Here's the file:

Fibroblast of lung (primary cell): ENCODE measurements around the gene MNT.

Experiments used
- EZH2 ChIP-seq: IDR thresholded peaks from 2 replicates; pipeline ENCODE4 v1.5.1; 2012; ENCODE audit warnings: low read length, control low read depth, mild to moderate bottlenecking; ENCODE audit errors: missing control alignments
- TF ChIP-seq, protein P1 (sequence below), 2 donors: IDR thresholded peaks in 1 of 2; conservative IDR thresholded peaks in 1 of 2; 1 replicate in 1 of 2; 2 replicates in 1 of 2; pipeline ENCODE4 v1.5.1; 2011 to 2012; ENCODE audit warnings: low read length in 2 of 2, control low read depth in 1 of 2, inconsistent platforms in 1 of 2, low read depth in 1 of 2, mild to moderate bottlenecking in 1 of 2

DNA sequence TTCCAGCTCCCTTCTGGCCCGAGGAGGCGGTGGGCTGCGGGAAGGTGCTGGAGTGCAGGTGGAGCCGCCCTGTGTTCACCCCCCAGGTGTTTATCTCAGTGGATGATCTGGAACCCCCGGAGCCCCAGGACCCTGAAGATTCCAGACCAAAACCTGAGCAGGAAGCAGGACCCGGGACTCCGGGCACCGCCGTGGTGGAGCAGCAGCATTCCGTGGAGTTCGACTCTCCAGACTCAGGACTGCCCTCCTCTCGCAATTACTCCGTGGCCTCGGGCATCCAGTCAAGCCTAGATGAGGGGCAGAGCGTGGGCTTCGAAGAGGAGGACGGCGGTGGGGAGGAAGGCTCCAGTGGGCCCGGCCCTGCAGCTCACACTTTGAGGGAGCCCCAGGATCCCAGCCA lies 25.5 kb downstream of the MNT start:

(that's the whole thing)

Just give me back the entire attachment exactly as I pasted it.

Fibroblast of lung (primary cell): ENCODE measurements around the gene MNT.

Experiments used
- EZH2 ChIP-seq: IDR thresholded peaks from 2 replicates; pipeline ENCODE4 v1.5.1; 2012; ENCODE audit warnings: low read length, control low read depth, mild to moderate bottlenecking; ENCODE audit errors: missing control alignments
- TF ChIP-seq, protein P1 (sequence below), 2 donors: IDR thresholded peaks in 1 of 2; conservative IDR thresholded peaks in 1 of 2; 1 replicate in 1 of 2; 2 replicates in 1 of 2; pipeline ENCODE4 v1.5.1; 2011 to 2012; ENCODE audit warnings: low read length in 2 of 2, control low read depth in 1 of 2, inconsistent platforms in 1 of 2, low read depth in 1 of 2, mild to moderate bottlenecking in 1 of 2

DNA sequence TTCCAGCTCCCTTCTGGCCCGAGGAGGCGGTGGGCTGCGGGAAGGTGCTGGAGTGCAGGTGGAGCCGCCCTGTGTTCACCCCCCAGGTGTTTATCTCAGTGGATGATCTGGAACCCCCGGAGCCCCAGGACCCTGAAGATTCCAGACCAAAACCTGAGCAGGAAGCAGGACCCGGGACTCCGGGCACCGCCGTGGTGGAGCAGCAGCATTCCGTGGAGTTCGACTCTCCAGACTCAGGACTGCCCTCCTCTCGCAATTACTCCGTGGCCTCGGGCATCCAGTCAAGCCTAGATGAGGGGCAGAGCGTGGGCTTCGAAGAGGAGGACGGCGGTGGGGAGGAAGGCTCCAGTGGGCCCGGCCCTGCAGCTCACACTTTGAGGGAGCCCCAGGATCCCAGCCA lies 25.5 kb downstream of the MNT start: